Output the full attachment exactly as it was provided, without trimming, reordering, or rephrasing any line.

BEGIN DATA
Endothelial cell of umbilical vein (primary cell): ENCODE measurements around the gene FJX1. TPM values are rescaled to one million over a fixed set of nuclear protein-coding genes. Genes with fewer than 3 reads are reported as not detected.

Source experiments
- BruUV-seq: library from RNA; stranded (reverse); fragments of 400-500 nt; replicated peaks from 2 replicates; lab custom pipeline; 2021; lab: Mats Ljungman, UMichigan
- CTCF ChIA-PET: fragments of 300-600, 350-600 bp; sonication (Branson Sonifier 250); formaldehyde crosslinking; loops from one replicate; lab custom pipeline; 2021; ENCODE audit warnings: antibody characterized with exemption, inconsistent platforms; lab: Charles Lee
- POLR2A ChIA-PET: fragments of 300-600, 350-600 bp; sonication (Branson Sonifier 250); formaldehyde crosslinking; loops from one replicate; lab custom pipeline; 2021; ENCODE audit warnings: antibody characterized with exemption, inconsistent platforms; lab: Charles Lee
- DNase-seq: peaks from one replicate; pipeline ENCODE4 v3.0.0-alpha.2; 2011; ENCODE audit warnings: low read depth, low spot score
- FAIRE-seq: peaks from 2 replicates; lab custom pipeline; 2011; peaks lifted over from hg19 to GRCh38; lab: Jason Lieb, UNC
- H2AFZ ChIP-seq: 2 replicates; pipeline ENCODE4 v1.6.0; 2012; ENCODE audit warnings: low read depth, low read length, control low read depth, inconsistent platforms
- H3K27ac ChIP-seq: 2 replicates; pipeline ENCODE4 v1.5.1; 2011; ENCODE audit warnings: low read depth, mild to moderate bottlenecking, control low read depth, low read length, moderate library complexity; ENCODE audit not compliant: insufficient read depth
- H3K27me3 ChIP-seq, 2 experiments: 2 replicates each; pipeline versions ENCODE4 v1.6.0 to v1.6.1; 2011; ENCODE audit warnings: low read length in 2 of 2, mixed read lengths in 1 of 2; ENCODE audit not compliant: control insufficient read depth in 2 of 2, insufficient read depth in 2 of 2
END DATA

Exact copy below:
Endothelial cell of umbilical vein (primary cell): ENCODE measurements around the gene FJX1. TPM values are rescaled to one million over a fixed set of nuclear protein-coding genes. Genes with fewer than 3 reads are reported as not detected.

Source experiments
- BruUV-seq: library from RNA; stranded (reverse); fragments of 400-500 nt; replicated peaks from 2 replicates; lab custom pipeline; 2021; lab: Mats Ljungman, UMichigan
- CTCF ChIA-PET: fragments of 300-600, 350-600 bp; sonication (Branson Sonifier 250); formaldehyde crosslinking; loops from one replicate; lab custom pipeline; 2021; ENCODE audit warnings: antibody characterized with exemption, inconsistent platforms; lab: Charles Lee
- POLR2A ChIA-PET: fragments of 300-600, 350-600 bp; sonication (Branson Sonifier 250); formaldehyde crosslinking; loops from one replicate; lab custom pipeline; 2021; ENCODE audit warnings: antibody characterized with exemption, inconsistent platforms; lab: Charles Lee
- DNase-seq: peaks from one replicate; pipeline ENCODE4 v3.0.0-alpha.2; 2011; ENCODE audit warnings: low read depth, low spot score
- FAIRE-seq: peaks from 2 replicates; lab custom pipeline; 2011; peaks lifted over from hg19 to GRCh38; lab: Jason Lieb, UNC
- H2AFZ ChIP-seq: 2 replicates; pipeline ENCODE4 v1.6.0; 2012; ENCODE audit warnings: low read depth, low read length, control low read depth, inconsistent platforms
- H3K27ac ChIP-seq: 2 replicates; pipeline ENCODE4 v1.5.1; 2011; ENCODE audit warnings: low read depth, mild to moderate bottlenecking, control low read depth, low read length, moderate library complexity; ENCODE audit not compliant: insufficient read depth
- H3K27me3 ChIP-seq, 2 experiments: 2 replicates each; pipeline versions ENCODE4 v1.6.0 to v1.6.1; 2011; ENCODE audit warnings: low read length in 2 of 2, mixed read lengths in 1 of 2; ENCODE audit not compliant: control insufficient read depth in 2 of 2, insufficient read depth in 2 of 2